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With only 83 gigawatts of installed energy capacity, Sub-Saharan Africa has continued to struggle to achieve the sustainable development goal of ‘clean and affordable energy.  Two out of 3 homes and 58 per cent of health care centres still lack commercial electricity. The region relies heavily on hydro, thermal and solar plants. However, their distribution networks are plagued with poor voltage profiles. This is associated with inadequate dispatch and control infrastructure, fragile grid networks, frequent system collapse, and high transmission losses.

It is undeniable that electricity is a prerequisite for industrialisation.  And countries seeking more it are looking to nuclear energy as the next alternative.  Britain recently announced more investments in nuclear energy technology while France continues to consolidate on the gains of nuclear power with about 70 per cent of her electricity from that source. Today, more than 450 nuclear power plants are functioning in about 30 countries, accounting for about 10 per cent of the world’s electricity.

In order to address concerns about climate change and still generate sufficient power for industrialisation, it is time to consider nuclear energy technology for sub-Saharan Africa.

Current Electricity Situation in Sub-Sharan Africa

Sub-Saharan Africa is rich in diverse forms of energy resources. There are abundant oil and gas reserves in the western parts while huge hydropower potentials could be found in the central regions. Yet, the region has severely underdeveloped power infrastructures.  It is estimated that only 47.9% of the region’s population had access to electricity in 2019, compared with the global average of 90%. This figure may continue to decline as the region is battling to address more pressing issues like poverty eradication and access to good health care. It is therefore not surprising that all 48 countries in the region together generate the same amount of power as Spain, despite having more energy resources and a population that is 18 times more.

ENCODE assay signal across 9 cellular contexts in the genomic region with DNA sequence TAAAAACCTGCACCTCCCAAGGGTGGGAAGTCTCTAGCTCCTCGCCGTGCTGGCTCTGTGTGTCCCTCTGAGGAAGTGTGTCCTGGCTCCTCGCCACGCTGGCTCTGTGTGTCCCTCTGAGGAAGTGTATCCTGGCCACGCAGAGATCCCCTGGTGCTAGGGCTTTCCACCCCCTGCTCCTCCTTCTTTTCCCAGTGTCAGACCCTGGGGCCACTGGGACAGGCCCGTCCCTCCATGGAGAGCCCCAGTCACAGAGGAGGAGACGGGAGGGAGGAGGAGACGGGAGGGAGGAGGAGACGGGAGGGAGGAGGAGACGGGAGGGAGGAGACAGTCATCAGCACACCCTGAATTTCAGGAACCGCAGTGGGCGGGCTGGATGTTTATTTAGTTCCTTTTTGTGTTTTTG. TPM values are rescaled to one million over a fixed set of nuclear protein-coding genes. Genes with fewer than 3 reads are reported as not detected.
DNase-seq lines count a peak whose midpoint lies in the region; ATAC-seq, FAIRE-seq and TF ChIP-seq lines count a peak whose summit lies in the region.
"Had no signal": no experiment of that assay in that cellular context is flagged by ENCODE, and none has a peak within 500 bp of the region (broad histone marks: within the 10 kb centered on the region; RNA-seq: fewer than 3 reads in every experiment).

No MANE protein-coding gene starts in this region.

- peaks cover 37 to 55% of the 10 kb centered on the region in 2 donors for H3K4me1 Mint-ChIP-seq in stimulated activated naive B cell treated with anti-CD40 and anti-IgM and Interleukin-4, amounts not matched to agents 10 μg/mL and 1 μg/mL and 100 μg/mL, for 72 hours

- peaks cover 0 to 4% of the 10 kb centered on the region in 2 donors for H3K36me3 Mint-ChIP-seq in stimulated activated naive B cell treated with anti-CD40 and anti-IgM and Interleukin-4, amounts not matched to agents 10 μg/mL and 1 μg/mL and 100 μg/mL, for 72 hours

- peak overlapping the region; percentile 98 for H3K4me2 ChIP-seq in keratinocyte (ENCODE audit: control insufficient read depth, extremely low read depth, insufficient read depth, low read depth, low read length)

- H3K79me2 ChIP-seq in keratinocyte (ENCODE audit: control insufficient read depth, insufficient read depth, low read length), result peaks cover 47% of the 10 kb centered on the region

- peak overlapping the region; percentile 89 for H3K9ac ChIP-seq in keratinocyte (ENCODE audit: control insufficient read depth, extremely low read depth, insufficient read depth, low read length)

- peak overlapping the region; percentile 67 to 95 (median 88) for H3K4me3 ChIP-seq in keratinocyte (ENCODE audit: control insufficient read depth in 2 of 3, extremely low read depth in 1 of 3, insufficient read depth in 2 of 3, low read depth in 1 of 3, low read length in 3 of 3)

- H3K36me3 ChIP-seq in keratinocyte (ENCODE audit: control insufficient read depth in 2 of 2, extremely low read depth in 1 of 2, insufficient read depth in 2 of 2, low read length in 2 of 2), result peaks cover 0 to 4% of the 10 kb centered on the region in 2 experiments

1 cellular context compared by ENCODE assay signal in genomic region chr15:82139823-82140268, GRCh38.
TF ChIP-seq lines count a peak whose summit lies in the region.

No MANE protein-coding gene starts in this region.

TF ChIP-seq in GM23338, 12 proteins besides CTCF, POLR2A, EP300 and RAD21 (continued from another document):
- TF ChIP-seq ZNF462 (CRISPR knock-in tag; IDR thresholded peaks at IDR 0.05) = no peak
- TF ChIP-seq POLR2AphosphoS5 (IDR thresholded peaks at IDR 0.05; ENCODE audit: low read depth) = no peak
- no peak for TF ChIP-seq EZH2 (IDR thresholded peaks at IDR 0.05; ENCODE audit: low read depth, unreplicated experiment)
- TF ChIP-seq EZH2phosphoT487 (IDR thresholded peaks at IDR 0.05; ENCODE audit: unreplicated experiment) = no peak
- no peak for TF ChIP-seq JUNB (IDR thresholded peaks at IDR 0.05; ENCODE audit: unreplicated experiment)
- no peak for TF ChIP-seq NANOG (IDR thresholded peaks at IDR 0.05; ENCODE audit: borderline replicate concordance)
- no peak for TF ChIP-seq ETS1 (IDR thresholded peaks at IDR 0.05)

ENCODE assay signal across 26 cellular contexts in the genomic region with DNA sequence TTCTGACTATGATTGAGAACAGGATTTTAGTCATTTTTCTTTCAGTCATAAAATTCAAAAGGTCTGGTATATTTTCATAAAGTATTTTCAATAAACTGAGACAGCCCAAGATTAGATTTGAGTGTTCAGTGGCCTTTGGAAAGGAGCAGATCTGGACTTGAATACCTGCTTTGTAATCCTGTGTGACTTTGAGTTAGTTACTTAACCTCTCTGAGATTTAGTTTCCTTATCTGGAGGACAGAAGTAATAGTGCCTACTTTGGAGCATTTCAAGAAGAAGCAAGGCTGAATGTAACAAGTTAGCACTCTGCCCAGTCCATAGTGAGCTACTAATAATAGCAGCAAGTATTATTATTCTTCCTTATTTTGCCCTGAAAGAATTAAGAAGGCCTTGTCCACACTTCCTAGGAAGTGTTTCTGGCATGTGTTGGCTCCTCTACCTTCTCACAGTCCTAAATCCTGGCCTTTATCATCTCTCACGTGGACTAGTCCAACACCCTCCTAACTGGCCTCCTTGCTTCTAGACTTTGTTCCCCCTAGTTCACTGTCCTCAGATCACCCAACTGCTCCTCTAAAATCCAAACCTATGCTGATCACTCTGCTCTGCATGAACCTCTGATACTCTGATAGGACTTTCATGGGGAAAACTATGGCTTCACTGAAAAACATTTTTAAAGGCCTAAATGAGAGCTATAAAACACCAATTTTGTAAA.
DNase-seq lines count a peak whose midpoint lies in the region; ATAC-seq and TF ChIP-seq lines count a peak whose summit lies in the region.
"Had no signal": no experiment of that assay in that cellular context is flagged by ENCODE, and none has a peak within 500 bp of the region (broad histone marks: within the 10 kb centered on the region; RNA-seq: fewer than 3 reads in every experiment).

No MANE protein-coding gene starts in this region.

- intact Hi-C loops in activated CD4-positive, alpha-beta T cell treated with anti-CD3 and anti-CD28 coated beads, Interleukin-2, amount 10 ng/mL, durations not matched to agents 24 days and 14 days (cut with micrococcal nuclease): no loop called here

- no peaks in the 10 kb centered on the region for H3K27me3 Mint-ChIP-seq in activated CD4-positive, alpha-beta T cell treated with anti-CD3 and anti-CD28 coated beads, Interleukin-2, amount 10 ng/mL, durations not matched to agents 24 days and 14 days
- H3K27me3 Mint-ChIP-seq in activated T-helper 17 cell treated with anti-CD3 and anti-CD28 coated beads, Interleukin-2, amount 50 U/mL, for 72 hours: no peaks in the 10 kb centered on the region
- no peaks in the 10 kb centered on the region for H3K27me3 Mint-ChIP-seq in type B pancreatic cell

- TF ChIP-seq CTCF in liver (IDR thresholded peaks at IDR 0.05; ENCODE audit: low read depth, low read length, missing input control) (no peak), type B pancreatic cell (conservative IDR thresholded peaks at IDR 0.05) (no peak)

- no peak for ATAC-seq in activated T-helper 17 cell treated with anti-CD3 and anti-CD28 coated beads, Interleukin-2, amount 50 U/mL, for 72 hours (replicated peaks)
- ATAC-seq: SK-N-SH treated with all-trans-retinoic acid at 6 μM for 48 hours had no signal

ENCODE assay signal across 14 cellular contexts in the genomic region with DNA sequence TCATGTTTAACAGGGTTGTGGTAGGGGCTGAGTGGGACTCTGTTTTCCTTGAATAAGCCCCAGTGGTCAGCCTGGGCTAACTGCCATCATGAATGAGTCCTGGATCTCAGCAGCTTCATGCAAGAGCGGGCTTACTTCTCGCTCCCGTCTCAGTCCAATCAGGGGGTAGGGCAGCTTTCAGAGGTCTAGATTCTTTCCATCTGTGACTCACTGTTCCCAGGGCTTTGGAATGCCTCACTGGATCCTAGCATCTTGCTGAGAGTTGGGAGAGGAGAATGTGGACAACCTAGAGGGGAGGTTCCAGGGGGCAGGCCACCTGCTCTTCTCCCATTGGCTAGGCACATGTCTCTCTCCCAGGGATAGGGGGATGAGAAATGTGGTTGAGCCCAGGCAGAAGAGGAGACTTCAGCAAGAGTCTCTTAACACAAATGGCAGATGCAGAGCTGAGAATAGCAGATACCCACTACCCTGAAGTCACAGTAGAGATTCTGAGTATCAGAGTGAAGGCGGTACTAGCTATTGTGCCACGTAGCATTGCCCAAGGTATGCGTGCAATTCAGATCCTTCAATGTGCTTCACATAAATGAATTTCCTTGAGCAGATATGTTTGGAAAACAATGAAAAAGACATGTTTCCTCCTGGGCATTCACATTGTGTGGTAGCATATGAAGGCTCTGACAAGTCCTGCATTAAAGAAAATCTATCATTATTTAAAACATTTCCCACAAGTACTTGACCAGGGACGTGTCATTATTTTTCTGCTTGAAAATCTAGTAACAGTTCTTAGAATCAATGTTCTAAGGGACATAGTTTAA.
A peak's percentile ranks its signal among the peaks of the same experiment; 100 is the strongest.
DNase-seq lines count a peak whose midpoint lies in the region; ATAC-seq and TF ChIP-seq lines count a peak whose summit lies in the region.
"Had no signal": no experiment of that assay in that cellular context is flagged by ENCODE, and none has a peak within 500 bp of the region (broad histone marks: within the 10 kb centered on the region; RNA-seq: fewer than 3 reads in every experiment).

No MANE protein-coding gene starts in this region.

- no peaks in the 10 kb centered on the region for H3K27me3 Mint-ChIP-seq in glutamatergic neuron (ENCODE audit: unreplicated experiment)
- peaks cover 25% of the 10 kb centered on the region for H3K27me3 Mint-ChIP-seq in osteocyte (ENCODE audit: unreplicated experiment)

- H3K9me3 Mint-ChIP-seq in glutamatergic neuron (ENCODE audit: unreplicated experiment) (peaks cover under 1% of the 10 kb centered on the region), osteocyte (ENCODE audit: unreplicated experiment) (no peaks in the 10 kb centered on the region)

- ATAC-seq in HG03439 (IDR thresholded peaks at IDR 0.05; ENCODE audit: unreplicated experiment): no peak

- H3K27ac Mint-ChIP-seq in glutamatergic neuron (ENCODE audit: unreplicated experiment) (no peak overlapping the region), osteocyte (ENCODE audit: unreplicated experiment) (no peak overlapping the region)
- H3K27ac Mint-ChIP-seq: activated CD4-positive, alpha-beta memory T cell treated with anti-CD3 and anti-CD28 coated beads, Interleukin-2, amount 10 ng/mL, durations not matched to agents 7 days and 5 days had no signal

Financial aids to the region mostly target poverty eradication and education with very little going to the power sector. In the rural areas, energy is mostly used in the unprocessed form which is potentially harmful to both humans and the environment.  This is a practice that hinders attainment of the Sustainable Development Goals seeking clean energy and climate action.

Benefits Of Nuclear Energy

The benefits of Nuclear Energy are enormous, some  of which are:

Research and Development.     Specialised nuclear reactors are used to produce radioactive isotopes for research centres and industries.  In medicine, they are used for the treatment of certain cancers and other applications. Breeder nuclear reactors produce and recycle plutonium which can be used as nuclear fuel for more energy production.

Low Operational cost.        Although nuclear power plants have high initial cost, the running costs are considered amongst the lowest in its category.  It has been found that the cost of producing electricity from nuclear fuel is much lower than the cost to produce electricity from gas, coal, or oil unless those resources are located near the power plant they supply. Nuclear energy also has the added benefit of facing comparatively low risks for cost inflation unlike fossil fuels which are affected by political and economic factors.

High Energy Density.           During nuclear fission, about 8,000 times more energy is released than from the same amount of fossil fuels in a combustion process. This high energy density and makes the plant to require less fuel per KWh thus reducing the amount of waste generated.

Environmental Consideration.             The Nuclear fission process does not produce harmful gases like carbon dioxide, nitrogen and sulphur oxides which harm the environment. Alternatively,  combustion of fossil fuel not only releases harmful gases but also produce toxic heavy metals like arsenic, lead and mercury which are non-biodegradable and remain harmful to the environment  for as long as they exist.